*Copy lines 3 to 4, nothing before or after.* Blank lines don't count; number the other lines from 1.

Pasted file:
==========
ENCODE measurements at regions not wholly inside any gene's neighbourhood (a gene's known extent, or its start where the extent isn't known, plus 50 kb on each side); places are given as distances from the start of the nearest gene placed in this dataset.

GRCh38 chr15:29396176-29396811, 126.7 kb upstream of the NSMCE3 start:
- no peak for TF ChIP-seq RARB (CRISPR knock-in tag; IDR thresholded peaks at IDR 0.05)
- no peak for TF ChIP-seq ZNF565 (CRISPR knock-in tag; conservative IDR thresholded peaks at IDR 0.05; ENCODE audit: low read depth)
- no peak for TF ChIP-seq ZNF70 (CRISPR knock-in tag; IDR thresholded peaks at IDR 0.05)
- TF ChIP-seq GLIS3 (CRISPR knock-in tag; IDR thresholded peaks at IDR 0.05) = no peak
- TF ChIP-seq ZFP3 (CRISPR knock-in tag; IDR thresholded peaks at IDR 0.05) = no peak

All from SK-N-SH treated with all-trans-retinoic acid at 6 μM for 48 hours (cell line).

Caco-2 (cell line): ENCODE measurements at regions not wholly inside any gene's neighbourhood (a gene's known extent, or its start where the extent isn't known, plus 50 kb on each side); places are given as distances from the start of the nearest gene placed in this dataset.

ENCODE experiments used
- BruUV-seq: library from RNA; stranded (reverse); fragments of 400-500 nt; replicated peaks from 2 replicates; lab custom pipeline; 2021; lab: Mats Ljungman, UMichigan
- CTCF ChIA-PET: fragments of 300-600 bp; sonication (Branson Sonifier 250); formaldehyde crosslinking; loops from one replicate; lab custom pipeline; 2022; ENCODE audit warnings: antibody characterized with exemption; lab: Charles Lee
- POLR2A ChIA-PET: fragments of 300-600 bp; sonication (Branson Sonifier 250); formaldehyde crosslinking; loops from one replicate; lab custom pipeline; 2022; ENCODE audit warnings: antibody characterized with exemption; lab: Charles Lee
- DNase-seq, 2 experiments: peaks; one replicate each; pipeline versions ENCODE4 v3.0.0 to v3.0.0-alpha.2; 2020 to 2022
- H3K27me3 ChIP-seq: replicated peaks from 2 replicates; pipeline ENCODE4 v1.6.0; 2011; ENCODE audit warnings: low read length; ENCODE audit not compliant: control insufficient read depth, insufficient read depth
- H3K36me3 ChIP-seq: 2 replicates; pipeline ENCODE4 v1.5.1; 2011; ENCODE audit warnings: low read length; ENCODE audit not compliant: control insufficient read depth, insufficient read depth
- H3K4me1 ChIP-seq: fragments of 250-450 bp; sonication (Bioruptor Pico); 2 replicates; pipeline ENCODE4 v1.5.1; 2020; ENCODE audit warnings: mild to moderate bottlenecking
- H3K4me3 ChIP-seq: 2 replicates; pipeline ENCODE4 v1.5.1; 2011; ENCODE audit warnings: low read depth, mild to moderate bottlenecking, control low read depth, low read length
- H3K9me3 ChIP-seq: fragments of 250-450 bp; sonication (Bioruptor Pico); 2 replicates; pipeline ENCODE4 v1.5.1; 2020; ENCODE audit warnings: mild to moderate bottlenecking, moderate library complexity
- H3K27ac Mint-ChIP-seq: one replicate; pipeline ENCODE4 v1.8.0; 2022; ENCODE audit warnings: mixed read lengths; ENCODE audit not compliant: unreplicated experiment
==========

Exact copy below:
- no peak for TF ChIP-seq RARB (CRISPR knock-in tag; IDR thresholded peaks at IDR 0.05)
- no peak for TF ChIP-seq ZNF565 (CRISPR knock-in tag; conservative IDR thresholded peaks at IDR 0.05; ENCODE audit: low read depth)